"Instead of acting to heal the nation, or at the very least focusing on prosecuting the lawbreakers who stormed the Capitol, the Speaker of the House and her allies have tried to callously harness the chaos of the moment for their own political gain," the brief says.

The Trump team brief also says that Trump's comments at the Jan. 6 rally that he held ahead of Congress' meeting to certify the result of the presidential election, do not comport with the Democrats' narrative that he incited the crowd to storm the Capitol.

"Mr. Trump spoke for approximately one hour and fifteen minutes. Of the over 10,000 words spoken, Mr. Trump used the word 'fight' a little more than a handful of times and each time in the figurative sense that has long been accepted in public discourse when urging people to stand and use their voices to be heard on matters important to them; it was not and could not be construed to encourage acts of violence," Trump's brief says.

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The Senate trial technically started weeks ago when the impeachment managers transmitted the article of impeachment against Trump to the Senate, but Senate Minority Leader Mitch McConnell, R-Ky., and Majority Leader Chuck Schumer, D-N.Y., struck a deal to put off the main in-person hearings so the Senate could immediately address critical nominations to President Biden's Cabinet.

FILE - In this Wednesday, Jan. 6, 2021 file photo, supporters of President Donald Trump scale the west wall of the the U.S. Capitol in Washington. (AP Photo/Jose Luis Magana, File)

That deal included two rounds of briefs from Trump's legal team and the impeachment managers – one last week and one Monday. Now, a deal for how to conduct the in-person hearings is circulating in the Senate. That deal would allow for four hours of debate on whether the trial is constitutional on Tuesday before a vote on "constitutionality."

It would also allow the trial to pause at 5 p.m. Friday at the request of Trump lawyer David Schoen, who observes the Jewish Sabbath. The trial would then resume on Sunday.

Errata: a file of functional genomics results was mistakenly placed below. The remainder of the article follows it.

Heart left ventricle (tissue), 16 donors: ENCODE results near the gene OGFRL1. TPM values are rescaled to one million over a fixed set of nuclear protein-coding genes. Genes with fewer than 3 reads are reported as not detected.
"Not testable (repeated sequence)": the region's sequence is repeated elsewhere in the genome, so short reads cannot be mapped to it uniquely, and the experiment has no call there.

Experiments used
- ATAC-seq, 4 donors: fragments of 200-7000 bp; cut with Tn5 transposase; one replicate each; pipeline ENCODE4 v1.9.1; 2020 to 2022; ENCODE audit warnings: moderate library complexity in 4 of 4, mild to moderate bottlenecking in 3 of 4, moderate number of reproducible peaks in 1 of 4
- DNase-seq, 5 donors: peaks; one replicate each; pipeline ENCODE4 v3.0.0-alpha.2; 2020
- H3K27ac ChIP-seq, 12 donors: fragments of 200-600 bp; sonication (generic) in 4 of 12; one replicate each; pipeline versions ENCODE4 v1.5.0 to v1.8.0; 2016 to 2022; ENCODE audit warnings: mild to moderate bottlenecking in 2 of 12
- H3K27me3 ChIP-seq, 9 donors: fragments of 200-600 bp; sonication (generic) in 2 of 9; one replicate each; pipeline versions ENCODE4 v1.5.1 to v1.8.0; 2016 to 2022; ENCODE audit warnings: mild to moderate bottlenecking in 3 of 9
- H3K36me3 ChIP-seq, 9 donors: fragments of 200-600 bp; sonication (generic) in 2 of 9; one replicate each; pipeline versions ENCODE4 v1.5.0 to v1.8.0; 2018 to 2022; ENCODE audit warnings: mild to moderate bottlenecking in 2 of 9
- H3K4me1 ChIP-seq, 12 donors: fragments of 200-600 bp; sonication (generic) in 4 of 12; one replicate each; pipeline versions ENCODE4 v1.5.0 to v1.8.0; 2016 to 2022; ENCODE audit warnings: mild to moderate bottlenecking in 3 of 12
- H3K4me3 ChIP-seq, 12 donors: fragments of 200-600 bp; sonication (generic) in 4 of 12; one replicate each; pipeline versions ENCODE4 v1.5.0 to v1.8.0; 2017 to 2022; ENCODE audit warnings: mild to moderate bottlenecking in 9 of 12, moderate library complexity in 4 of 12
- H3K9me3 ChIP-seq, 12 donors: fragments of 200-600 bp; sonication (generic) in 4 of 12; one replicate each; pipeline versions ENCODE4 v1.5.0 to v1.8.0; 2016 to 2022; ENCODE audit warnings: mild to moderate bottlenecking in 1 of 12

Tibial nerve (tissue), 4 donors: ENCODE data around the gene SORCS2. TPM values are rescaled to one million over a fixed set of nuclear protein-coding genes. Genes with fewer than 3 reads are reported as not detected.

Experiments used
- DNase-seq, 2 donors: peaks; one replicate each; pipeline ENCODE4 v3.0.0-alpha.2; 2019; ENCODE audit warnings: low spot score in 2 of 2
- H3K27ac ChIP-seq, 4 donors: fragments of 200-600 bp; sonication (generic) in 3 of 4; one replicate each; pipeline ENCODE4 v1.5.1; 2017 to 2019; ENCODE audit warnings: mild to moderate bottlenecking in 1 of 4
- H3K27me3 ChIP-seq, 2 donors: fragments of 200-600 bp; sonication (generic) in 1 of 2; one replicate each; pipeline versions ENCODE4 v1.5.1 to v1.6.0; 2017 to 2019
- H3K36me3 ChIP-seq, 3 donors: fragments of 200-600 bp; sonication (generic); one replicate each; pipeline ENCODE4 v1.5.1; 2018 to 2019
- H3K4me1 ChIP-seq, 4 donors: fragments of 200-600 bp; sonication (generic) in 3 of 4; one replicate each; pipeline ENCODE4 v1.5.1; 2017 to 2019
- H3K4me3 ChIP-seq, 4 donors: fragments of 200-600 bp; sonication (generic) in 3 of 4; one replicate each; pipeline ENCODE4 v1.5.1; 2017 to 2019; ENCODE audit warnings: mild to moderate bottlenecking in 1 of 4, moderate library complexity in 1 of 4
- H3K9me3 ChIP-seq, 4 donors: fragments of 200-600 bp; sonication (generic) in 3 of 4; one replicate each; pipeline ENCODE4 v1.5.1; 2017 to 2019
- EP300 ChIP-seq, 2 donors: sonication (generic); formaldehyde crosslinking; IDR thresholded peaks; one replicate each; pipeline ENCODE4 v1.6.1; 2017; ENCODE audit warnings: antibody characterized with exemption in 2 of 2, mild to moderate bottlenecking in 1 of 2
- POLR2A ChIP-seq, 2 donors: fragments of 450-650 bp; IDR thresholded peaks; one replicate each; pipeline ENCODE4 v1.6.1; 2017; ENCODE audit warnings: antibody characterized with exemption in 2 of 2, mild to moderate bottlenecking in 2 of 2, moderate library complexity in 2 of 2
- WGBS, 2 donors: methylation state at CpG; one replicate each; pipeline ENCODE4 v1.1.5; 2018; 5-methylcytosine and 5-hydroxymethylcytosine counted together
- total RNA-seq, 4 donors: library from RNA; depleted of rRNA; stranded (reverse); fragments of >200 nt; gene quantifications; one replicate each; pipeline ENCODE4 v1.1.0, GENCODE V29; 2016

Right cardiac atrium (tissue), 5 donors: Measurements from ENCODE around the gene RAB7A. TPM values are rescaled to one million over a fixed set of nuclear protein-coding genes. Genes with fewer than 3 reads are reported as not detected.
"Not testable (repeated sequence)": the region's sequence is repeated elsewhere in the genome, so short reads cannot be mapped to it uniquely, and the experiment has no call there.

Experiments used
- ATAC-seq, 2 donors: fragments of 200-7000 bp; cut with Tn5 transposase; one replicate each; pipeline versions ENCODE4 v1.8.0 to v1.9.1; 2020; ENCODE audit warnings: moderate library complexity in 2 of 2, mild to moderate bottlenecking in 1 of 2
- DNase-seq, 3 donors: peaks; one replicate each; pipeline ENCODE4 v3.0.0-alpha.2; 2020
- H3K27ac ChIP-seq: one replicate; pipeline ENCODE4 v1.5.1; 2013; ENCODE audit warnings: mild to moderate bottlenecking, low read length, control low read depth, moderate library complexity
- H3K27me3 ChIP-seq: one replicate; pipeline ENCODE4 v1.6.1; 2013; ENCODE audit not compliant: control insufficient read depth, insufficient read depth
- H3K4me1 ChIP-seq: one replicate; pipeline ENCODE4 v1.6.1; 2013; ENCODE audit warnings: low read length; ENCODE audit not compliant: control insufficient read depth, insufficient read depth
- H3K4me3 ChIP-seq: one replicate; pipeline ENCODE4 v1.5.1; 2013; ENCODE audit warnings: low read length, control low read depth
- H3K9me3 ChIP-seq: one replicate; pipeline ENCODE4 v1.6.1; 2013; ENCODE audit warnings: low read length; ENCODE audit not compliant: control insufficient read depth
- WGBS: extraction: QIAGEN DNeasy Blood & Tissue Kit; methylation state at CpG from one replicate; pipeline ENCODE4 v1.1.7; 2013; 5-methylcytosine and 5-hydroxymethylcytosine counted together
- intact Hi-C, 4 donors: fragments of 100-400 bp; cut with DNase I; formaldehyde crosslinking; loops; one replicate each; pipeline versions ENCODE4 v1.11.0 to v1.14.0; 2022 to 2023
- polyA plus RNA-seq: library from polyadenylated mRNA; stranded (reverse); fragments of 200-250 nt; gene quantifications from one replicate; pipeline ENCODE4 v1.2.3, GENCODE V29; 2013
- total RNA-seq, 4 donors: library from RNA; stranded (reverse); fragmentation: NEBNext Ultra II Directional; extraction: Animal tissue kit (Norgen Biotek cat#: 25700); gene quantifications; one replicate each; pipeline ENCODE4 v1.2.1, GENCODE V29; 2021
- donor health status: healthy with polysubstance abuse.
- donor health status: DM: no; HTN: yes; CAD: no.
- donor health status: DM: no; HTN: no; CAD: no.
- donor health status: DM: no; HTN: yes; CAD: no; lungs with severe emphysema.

Traditionally, the Senate hears impeachments six days per week and takes Sundays off. This would effectively switch the off day from Sunday to Saturday.

The Senate will gavel in at 1 p.m. Tuesday with Senate President Pro Tempore Patrick Leahy, D-Vt., presiding.

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The House impeached Trump on Jan. 13, one week after a pro-Trump mob stormed the Capitol as lawmakers and former Vice President Mike Pence were meeting in a joint session to certify the result of the presidential election. The mob forced a lockdown of the Capitol about one hour after Trump's remarks concluded and later breached and ransacked the building as hundreds of lawmakers and Pence were forced into hiding.

It's highly unlikely that impeachment managers will secure a conviction of the former president, which could result in him being barred from holding office in the future. Last month Sen. Rand Paul, R-Ky., raised a point of order claiming the impeachment trial is unconstitutional because Trump is no longer in office.

Forty-five Republicans voted that it is, meaning that at least 12 would have to change their mind on that issue for impeachment managers to even have a chance at reaching the 67-vote threshold to convict Trump.

Fox News' Kelly Phares and Chad Pergram contributed to this report.

Tyler Olson Fox News